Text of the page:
New appointees fill top NASA positions
Signaling an era of new leadership, NASA Administrator Jim Bridenstine has appointed Steve Jurczyk to serve as the agency’s associate administrator and Melanie W. Saunders to the position of acting deputy associate administrator, succeeding Deputy Associate Administrator Krista Paquin, who is resigning June 10.
Jurczyk, Saunders, and Paquin all have had long careers working for the space agency. Jurczyk, who has been serving in an acting capacity in his current position since March 10, came on board in 1988, working as an engineer at NASA’s Langley Research Center in Hampton, Virginia, where he worked on space-based remote-sensing systems. At Langley, he held several positions, including director of engineering, director of research and technology, deputy center director, and finally, director.
Since 2015, Jurczyk served as associate administrator of NASA’s Space Technology Mission Directorate, where he worked with industry and academia developing new technologies for both robotic and human spaceflight.
In 2016, he was given the latest of many awards, the Presidential Rank Award for Distinguished Executive, which is the highest honor a person in a federal leadership position can attain.
Jurczyk holds both a Bachelors and Masters of Science in electrical engineering from the University of Virginia. He is currently an associate fellow of the American Institute of Aeronautics and Astronautics.
“I want to thank Steve for stepping up to the plate as acting associate administrator these past few months, and look forward to his counsel going forward,” Bridenstine said.
The position of NASA associate administrator is the space agency’s highest-ranking civil service job.
Saunders, who has been serving as acting deputy center director at Houston’s Johnson Space Center (JSC) since February 1 and is on an acting basis taking over the position being vacated by Paquin, has been with NASA since 1994, when she came on as manager for International Policies for the International Space Station (ISS).
She subsequently served as deputy manager of the JSC‘s External Relations Office, associate manager of the ISS program, JSC associate director, and JSC acting deputy center director.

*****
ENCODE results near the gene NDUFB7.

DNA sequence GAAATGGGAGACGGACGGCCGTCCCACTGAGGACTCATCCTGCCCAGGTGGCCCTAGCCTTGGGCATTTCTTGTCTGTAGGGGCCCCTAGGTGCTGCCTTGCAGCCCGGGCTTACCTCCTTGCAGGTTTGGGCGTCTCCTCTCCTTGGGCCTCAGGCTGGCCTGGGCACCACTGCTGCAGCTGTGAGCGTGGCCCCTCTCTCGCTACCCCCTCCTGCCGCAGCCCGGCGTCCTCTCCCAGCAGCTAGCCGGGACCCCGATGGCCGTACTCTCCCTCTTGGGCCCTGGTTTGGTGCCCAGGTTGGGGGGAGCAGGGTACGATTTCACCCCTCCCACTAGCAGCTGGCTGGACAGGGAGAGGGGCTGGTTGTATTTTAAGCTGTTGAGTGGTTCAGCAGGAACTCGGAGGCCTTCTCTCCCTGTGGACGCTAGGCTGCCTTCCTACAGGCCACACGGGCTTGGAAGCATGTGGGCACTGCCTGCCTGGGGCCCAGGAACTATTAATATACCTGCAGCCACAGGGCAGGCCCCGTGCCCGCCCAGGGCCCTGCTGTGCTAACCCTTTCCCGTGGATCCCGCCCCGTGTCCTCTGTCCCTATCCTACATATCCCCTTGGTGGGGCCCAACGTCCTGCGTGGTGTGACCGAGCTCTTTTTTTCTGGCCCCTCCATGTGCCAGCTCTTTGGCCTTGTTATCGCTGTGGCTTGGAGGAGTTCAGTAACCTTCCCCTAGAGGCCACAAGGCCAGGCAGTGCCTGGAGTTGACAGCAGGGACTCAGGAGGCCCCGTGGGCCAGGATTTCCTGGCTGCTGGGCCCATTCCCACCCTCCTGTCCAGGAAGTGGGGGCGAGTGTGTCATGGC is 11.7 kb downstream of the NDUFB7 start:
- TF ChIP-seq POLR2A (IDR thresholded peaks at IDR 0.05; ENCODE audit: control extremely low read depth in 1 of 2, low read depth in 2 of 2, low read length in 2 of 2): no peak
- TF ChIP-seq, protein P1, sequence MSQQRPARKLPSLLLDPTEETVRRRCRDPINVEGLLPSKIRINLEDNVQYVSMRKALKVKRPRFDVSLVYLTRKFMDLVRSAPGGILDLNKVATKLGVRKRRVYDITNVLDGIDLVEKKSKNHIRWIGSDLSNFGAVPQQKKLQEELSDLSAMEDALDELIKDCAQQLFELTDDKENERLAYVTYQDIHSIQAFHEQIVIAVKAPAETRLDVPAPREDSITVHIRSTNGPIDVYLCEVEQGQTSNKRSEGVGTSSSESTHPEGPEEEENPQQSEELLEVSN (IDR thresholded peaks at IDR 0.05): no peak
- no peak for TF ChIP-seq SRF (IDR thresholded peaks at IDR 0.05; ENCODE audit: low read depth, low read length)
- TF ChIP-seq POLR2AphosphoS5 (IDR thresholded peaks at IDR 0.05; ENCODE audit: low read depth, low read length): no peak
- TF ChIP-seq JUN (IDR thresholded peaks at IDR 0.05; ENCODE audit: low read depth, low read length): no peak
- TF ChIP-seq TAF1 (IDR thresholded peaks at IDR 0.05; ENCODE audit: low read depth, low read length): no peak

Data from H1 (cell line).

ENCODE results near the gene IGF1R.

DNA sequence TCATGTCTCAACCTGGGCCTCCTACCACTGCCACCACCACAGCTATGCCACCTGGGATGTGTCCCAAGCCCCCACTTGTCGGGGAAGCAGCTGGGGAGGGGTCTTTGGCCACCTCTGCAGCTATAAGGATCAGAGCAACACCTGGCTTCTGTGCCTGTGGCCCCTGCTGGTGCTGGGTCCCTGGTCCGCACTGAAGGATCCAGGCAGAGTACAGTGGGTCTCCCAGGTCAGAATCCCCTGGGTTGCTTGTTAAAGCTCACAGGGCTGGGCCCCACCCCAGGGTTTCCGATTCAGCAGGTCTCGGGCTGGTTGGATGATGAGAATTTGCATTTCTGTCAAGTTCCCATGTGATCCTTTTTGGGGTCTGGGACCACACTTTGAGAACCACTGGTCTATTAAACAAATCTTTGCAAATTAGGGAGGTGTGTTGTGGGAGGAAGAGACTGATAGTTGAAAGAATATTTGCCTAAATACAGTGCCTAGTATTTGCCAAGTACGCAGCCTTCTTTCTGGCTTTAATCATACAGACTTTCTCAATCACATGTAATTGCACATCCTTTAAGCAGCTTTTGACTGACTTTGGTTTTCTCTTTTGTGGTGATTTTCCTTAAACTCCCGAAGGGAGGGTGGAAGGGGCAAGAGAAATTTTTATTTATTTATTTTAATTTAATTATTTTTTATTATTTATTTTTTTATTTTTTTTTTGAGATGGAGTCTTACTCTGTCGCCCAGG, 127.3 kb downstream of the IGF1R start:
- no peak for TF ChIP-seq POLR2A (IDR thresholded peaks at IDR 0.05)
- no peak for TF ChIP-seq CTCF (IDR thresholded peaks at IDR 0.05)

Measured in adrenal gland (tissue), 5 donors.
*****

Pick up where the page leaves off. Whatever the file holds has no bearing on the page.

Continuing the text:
Her most recent position involved managing close to 11,000 civil service employees and contractors, including those at the White Sands Test Facility in Las Cruces, New Mexico.
Like Jurczyk, she has been recognized numerous times in her career, earning two NASA Outstanding Leadership Medals.
Paquin, the longest-serving of the three, joined NASA in 1984 as a Presidential Management Intern. For 22 years, she worked at the Goddard Space Flight Center in Greenbelt, Maryland, holding the positions of associate director of management operations, deputy director of the Applied Engineering and Technology Directorate, deputy director for Planning and Business Management of Flight Programs, and Goddard associate center director.
In her most recent position, Paquin was responsible for leading mission support functions and overseeing several key areas, including human capital management, strategic infrastructure, procurement, protective services, audit liaison, and agency directive management for operations at NASA headquarters, NASA’s shared services center, and various NASA partnerships.
Recognized with numerous awards over the course of her career, including the agency’s Outstanding Leadership Medal, Paquin holds a Bachelors and Masters in Urban Planning and Management from the University of Maryland.
Bridenstine welcomed Saunders to her new position and thanked Paquin for her “distinguished service” to NASA.
“The agency has greatly benefited from the talents of all these dedicated civil servants,” he emphasized.
Laurel Kornfeld is an amateur astronomer and freelance writer from Highland Park, NJ, who enjoys writing about astronomy and planetary science. She studied journalism at Douglass College, Rutgers University, and earned a Graduate Certificate of Science from Swinburne University’s Astronomy Online program. Her writings have been published online in The Atlantic, Astronomy magazine’s guest blog section, the UK Space Conference, the 2009 IAU General Assembly newspaper, The Space Reporter, and newsletters of various astronomy clubs. She is a member of the Cranford, NJ-based Amateur Astronomers, Inc. Especially interested in the outer solar system, Laurel gave a brief presentation at the 2008 Great Planet Debate held at the Johns Hopkins University Applied Physics Lab in Laurel, MD.